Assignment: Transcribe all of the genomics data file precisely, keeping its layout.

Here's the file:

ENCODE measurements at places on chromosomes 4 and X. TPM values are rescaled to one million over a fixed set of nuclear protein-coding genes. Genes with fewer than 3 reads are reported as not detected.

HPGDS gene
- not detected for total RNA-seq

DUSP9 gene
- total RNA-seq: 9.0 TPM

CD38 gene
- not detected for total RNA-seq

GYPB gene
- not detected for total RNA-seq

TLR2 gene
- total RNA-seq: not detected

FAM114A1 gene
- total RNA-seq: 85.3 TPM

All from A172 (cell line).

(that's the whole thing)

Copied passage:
ENCODE measurements at places on chromosomes 4 and X. TPM values are rescaled to one million over a fixed set of nuclear protein-coding genes. Genes with fewer than 3 reads are reported as not detected.

HPGDS gene
- not detected for total RNA-seq

DUSP9 gene
- total RNA-seq: 9.0 TPM

CD38 gene
- not detected for total RNA-seq

GYPB gene
- not detected for total RNA-seq

TLR2 gene
- total RNA-seq: not detected

FAM114A1 gene
- total RNA-seq: 85.3 TPM

All from A172 (cell line).